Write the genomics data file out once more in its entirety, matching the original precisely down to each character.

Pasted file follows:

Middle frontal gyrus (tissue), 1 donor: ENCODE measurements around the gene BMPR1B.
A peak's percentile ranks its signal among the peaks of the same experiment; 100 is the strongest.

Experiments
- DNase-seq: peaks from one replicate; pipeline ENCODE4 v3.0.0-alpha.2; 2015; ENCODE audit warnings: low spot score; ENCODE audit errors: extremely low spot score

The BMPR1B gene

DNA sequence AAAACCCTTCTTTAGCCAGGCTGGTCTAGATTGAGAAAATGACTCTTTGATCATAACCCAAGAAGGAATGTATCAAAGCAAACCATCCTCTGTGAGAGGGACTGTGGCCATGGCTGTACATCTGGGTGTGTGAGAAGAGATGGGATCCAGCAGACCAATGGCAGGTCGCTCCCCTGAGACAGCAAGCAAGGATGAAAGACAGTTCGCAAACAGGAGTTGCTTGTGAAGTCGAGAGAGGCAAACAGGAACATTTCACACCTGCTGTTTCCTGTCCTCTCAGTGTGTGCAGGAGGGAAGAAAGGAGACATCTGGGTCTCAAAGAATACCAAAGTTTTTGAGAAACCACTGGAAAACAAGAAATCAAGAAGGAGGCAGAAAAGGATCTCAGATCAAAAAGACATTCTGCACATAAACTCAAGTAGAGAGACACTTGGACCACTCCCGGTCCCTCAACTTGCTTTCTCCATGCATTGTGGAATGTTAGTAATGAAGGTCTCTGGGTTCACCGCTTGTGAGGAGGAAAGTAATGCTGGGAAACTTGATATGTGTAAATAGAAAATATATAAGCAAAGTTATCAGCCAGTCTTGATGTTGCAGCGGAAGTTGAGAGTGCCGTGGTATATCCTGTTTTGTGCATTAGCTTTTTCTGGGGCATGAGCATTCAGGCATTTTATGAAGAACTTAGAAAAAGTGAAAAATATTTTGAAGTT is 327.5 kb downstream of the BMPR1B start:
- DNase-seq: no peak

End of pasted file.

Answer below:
Middle frontal gyrus (tissue), 1 donor: ENCODE measurements around the gene BMPR1B.
A peak's percentile ranks its signal among the peaks of the same experiment; 100 is the strongest.

Experiments
- DNase-seq: peaks from one replicate; pipeline ENCODE4 v3.0.0-alpha.2; 2015; ENCODE audit warnings: low spot score; ENCODE audit errors: extremely low spot score

The BMPR1B gene

DNA sequence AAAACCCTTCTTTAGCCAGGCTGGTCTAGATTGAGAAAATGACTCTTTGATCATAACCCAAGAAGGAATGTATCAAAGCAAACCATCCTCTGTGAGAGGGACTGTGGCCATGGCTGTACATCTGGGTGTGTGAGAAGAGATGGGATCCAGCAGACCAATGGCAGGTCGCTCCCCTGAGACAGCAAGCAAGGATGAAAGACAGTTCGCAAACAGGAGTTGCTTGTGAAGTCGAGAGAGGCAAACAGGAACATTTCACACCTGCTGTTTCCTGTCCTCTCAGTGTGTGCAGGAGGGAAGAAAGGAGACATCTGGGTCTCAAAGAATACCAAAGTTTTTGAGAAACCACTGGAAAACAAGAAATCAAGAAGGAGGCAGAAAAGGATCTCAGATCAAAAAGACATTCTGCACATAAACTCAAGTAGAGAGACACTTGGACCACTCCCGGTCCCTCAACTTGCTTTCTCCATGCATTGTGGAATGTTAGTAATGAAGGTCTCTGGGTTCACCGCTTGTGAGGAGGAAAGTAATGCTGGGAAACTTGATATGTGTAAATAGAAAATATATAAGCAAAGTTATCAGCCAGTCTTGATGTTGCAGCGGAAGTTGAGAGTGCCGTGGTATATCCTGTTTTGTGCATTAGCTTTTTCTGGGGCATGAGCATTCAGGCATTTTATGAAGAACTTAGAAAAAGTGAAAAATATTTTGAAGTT is 327.5 kb downstream of the BMPR1B start:
- DNase-seq: no peak